Tuesday, July 12, 2005

Wolf Pack Memology: A Quick Intro

This is meme stuff. You can skip it if you're not interested. All numbers are totally fictional.

Wolf pack memology is actually pretty simple. The basic idea is the same as wolves.

A wolf hunts. It brings down a certain amount of meat per week. Lets say ten pounds of edible meat. Ten pounds of rabbit, lame deer, and small children. However, of that ten pounds, it only consumes say, five pounds. This is due to (A) the fact that it can only eat so much at a time and (B) scavengers pushing their way into the feast. So a lone wolf has to hunt small game. Game it can eat before the scavengers break in, and eat in entirety.

This is like most memes. Like, say, a character in a movie. The character is exposed to (brings down) a certain amount of audience. However, it character only draws (consumes) a small portion of that audience, because other characters in other movies draw that portion of the audience better. They "scavenge" those people away from the "wolf". This is true whether it's a character, an advertising campaign, a money-laundering scheme: anything with competition for an audience.

Now, a wolf pack also brings down meat per week. It actually brings down less meat per wolf than a lone wolf does - say, eight pounds. However, the pack consumes nearly all of that meat - say, seven pounds. So, while the pack brings down less meat than each wolf hunting alone, it actually consumes more per wolf. The wolves are better fed. (Also, they can hunt bigger game, meaning a bigger audience.)

This can be applied very well to any meme group. For example, in a movie you can have multiple characters, each one of which attacks a slightly different audience. This means that any given audience member is more likely to see a character they like, and to be lured into enjoying the movie.

Before you start to take this to its 'logical' conclusion, this analogy keeps going:

A wolf pack is size-limited because the amount of game it can bring down in its patrols is also limited. They bring down eight pounds per week per wolf if they have the right balance of wolves-to-meat. However, if they have too many wolves, this starts dropping and keeps dropping, until it's way less than the amount the wolves could bring in on their own. Essentially, the wolf pack 'starves'.

This is true in memes, too. If there are too many memes in the pack, audiences' eyes glaze over, and they see "a bunch of characters" or "a mishmash of ads". You'll still bring in the audience, but there is a deep inefficiency. It's better to have a number of distinct characters which can each be clearly perceived, each crafted to target a specific sub-audience.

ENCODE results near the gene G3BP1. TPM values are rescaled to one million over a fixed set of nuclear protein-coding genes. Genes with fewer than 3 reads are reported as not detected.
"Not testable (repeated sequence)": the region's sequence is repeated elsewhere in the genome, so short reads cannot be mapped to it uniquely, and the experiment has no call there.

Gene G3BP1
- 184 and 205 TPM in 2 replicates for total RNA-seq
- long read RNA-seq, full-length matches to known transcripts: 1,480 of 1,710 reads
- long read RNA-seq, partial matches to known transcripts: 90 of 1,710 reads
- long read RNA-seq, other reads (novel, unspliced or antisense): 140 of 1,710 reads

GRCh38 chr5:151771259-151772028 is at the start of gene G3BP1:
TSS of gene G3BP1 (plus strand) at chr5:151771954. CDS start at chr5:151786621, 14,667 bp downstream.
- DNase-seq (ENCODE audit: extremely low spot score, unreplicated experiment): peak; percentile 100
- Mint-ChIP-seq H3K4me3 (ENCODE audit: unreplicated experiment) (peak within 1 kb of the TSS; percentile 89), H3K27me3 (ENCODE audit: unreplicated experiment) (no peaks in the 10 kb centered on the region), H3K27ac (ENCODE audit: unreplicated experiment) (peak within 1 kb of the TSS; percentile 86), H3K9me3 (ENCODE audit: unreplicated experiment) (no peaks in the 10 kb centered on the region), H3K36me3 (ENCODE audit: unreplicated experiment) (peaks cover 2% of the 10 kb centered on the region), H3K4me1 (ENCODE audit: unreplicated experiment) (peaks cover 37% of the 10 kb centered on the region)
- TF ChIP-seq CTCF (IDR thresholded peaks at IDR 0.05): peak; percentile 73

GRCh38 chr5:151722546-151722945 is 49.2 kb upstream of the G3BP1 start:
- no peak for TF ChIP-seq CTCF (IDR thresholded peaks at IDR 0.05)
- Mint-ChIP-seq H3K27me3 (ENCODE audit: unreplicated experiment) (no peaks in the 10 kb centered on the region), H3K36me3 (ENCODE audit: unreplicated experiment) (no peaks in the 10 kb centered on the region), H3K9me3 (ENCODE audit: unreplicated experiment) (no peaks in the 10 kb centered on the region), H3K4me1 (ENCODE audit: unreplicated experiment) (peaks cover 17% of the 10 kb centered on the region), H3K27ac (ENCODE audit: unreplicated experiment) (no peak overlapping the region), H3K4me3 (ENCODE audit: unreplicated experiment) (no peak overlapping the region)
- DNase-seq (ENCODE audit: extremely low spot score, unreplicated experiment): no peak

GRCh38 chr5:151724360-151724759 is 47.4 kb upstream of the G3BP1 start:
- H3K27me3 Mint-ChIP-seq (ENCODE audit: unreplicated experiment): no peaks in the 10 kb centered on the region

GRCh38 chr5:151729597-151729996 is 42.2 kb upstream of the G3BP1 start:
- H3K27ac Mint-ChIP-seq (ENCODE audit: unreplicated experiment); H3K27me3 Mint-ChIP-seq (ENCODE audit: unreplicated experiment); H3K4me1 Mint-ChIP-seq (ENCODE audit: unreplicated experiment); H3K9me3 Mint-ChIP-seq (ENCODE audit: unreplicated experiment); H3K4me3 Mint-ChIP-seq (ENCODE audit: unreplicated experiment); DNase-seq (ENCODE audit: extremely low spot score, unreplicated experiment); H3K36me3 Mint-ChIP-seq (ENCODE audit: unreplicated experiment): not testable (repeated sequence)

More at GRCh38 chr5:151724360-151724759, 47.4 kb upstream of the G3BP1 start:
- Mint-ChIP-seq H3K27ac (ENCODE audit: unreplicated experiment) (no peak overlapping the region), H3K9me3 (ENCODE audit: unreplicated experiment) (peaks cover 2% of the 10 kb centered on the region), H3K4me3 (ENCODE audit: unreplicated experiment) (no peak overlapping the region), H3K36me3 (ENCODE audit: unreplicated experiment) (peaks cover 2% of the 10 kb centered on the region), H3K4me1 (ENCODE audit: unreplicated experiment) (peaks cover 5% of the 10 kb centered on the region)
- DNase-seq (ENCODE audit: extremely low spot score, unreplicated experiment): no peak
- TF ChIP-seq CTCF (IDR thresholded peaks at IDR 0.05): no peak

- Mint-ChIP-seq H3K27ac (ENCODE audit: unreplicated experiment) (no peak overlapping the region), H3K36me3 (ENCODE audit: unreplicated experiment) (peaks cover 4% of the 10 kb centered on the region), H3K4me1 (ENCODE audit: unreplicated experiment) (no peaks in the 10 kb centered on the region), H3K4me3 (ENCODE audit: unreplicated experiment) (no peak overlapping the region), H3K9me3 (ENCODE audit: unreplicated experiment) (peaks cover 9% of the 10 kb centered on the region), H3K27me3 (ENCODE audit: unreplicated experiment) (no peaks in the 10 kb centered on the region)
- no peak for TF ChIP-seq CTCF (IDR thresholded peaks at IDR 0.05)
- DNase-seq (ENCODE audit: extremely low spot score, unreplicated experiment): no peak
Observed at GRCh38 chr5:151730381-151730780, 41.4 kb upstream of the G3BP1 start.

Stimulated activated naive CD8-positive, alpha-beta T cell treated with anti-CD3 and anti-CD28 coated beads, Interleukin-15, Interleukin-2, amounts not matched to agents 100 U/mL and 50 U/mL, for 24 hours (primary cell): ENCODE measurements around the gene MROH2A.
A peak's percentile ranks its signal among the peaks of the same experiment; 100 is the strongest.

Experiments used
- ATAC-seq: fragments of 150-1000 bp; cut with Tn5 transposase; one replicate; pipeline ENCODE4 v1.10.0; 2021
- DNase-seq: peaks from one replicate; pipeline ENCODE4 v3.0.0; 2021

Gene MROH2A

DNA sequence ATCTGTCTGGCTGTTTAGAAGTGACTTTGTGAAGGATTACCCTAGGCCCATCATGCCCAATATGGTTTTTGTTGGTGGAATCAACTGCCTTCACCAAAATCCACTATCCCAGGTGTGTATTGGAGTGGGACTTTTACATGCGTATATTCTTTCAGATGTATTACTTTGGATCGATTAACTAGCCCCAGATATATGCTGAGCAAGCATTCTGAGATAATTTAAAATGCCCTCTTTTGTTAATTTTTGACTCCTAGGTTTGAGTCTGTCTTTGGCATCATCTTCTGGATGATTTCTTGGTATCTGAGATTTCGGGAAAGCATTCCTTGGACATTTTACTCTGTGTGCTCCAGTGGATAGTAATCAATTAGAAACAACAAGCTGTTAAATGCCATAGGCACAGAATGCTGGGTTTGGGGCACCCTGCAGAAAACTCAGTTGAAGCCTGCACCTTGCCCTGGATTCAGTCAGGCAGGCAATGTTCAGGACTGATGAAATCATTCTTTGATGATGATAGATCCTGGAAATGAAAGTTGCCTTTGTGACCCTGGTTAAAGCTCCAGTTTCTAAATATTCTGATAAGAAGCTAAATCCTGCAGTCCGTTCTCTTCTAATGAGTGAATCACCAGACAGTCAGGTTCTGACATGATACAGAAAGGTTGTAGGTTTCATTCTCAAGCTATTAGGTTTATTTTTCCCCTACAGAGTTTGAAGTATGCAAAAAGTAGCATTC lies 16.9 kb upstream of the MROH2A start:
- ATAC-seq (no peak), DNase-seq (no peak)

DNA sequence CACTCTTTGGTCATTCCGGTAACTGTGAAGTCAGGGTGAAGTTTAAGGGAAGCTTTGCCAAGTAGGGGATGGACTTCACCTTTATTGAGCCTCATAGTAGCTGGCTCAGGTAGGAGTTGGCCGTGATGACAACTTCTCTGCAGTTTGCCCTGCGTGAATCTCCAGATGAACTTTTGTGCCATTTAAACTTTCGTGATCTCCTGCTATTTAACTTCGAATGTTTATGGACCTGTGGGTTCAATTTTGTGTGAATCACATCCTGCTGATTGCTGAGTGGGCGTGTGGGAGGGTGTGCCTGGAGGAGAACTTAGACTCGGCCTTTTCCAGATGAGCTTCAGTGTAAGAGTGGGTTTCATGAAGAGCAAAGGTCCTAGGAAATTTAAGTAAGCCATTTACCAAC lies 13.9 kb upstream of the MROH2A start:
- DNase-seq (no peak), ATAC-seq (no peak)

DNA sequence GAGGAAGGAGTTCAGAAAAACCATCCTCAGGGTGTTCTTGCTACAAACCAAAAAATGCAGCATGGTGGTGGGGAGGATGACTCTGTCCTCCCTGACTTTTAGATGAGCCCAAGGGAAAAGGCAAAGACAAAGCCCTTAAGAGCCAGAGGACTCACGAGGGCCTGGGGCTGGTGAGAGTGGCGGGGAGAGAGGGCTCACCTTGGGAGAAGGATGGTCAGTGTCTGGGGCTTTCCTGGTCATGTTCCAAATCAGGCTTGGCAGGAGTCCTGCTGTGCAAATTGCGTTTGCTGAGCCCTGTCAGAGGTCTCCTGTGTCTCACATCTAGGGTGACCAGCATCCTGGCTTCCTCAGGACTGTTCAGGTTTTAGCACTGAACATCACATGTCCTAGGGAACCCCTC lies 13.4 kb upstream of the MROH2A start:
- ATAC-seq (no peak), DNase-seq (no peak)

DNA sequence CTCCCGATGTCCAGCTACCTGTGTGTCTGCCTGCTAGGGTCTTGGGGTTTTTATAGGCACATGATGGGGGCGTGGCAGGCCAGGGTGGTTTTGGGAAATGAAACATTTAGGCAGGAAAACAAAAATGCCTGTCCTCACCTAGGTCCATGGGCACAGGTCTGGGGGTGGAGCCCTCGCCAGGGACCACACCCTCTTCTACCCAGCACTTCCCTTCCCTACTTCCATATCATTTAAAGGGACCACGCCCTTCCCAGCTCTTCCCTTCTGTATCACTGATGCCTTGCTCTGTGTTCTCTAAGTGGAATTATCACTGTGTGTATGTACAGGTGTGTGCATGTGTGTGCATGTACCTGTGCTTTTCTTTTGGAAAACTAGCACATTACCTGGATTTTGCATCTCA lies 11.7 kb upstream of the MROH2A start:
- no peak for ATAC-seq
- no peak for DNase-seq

Also, and I don't know how I can tie this in with the wolves, but if you're thinking about using this methodology, remember that a wolf-pack-meme-member needs to be effective to be effective. IE: If the audience sees a cool dude with guns, that's great. But that cool dude is only going to 'kill' the audience if he performs as the audience hopes he will. Otherwise, you'll end up with Star Wars Episode I, and your brand and franchise will be shut down.

Which is another reason to not have too many 'wolves' in the 'pack': it's awfully hard to make fifty different characters (or advertisements) work together effectively and distinctly.

People use this all the time. You can see it in targetted ads, for example, although that's a marginal case: wolf packs usually hunt together. Games like to include between five and a dozen solid characters, each with a unique attraction (he's the tough guy, he's the spiritual guy, she's the healer, she's the amazon war-queen). This is not just to make the character interactions interesting (because they usually aren't), it's to make characters which the parts of the audience which aren't having a lot of fun at the moment will like.

Think about it: when your favorite character steps onto the scene in a 15+ hour game, don't you feel happier?

Of course, the problem here is in picking your wolves. My example of Quina from FFIX is an example of picking the wrong wolf. Unless you've got an adaptive wolf pack, picking incredibly bad wolves will cause you to lose the "meat". Which brings me to ask: why does every Japanese game, movie, series, and comic book have at least one unbearably... uh... unbearable... character?

Too many unbearables...

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